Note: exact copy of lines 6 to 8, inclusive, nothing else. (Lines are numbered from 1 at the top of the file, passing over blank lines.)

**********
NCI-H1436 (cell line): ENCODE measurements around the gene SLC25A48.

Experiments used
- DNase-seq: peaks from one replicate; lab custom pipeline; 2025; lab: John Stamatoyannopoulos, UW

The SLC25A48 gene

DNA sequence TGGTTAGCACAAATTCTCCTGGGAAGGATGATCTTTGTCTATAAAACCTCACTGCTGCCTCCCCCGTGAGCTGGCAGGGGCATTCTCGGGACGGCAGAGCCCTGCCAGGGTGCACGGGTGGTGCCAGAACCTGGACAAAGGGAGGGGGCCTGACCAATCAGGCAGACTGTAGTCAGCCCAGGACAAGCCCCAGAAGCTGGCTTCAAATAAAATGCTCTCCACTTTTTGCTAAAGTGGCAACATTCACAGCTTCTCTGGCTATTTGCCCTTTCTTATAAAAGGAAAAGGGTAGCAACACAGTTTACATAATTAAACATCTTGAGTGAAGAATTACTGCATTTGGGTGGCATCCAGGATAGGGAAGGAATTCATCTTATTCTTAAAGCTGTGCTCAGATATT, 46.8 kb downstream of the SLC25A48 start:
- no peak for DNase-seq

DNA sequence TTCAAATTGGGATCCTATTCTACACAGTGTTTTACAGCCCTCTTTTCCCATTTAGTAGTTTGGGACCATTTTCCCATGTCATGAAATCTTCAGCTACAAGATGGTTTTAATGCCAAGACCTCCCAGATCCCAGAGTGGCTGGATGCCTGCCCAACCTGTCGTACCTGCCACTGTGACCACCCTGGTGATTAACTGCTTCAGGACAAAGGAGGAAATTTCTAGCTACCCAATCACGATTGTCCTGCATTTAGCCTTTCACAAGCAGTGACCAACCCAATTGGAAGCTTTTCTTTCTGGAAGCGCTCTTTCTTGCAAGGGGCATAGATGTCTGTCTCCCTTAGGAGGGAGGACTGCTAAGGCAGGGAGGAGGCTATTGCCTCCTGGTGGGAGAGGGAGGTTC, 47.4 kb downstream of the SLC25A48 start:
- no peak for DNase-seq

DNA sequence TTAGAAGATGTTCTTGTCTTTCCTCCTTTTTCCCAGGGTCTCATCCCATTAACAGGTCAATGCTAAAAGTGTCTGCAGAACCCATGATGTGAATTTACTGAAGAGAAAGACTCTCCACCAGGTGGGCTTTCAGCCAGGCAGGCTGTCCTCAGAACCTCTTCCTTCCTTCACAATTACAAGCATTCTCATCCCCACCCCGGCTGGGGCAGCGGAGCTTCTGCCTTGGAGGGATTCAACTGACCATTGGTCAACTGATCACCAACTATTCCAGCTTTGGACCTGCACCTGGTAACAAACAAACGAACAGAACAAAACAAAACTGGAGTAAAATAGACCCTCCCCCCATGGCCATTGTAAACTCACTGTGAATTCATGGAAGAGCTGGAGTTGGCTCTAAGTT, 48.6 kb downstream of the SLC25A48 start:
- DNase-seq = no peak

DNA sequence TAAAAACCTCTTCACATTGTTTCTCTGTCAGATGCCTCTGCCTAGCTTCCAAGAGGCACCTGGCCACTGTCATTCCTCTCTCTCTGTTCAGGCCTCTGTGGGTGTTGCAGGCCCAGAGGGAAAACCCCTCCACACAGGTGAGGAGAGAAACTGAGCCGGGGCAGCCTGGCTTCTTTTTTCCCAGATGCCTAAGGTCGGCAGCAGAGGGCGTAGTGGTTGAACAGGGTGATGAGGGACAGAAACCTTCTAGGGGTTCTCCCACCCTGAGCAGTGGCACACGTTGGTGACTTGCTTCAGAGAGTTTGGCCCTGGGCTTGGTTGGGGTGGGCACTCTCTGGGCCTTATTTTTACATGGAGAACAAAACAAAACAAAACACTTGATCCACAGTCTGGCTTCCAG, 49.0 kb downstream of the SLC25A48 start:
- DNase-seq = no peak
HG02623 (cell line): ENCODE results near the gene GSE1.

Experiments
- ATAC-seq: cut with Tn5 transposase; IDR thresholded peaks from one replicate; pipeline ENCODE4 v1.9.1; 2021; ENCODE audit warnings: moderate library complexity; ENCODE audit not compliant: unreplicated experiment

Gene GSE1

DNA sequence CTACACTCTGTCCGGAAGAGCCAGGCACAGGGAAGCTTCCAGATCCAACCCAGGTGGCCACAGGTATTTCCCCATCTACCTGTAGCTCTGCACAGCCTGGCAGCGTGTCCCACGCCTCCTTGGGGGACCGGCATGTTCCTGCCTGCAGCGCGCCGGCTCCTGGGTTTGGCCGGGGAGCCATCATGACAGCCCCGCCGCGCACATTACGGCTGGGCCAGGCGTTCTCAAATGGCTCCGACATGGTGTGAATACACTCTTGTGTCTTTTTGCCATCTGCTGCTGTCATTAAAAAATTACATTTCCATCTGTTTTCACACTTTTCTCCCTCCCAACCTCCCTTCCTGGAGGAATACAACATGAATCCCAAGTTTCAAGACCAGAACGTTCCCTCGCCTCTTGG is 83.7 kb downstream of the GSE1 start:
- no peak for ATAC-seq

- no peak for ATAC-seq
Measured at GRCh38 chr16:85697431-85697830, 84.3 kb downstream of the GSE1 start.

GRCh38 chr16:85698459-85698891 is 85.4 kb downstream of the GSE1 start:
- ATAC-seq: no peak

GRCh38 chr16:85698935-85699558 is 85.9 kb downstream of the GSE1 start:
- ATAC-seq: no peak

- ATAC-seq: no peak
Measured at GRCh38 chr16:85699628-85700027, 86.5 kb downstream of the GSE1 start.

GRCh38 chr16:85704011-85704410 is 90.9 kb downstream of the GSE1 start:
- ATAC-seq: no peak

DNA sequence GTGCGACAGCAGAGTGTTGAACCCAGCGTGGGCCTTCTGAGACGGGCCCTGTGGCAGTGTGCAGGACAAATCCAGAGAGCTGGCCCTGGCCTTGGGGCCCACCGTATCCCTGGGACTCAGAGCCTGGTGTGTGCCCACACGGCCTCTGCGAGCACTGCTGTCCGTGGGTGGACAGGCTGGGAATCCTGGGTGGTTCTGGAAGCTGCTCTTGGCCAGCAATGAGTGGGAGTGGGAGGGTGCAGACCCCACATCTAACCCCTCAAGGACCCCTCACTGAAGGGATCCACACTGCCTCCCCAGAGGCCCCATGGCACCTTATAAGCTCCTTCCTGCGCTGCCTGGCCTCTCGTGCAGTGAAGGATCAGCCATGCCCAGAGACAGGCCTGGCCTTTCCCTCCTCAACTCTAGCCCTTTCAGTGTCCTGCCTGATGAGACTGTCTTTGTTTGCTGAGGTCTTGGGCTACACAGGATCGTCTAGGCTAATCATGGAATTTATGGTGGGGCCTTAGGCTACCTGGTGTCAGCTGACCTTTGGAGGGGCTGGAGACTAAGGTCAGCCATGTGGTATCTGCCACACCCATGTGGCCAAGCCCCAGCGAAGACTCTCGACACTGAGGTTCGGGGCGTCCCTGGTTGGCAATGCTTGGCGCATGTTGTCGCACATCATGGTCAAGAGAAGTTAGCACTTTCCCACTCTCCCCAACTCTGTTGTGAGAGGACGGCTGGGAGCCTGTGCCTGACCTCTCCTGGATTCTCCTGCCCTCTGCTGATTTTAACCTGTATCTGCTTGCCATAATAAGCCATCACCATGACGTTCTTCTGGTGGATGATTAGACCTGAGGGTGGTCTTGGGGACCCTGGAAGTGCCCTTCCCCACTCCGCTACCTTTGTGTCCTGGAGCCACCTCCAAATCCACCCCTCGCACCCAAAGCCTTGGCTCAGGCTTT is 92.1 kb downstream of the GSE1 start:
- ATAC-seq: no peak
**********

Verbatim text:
- no peak for DNase-seq

DNA sequence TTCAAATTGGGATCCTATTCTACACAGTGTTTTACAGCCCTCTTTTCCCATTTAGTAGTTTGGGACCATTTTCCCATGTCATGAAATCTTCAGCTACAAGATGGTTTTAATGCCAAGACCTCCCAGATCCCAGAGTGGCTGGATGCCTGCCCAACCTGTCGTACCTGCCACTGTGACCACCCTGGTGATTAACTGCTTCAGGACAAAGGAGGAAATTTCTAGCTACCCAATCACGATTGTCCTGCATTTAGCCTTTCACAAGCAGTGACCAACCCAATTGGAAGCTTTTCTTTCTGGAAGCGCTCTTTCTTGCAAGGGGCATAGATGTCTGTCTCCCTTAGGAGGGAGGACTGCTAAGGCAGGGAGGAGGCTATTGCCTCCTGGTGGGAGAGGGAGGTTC, 47.4 kb downstream of the SLC25A48 start:
- no peak for DNase-seq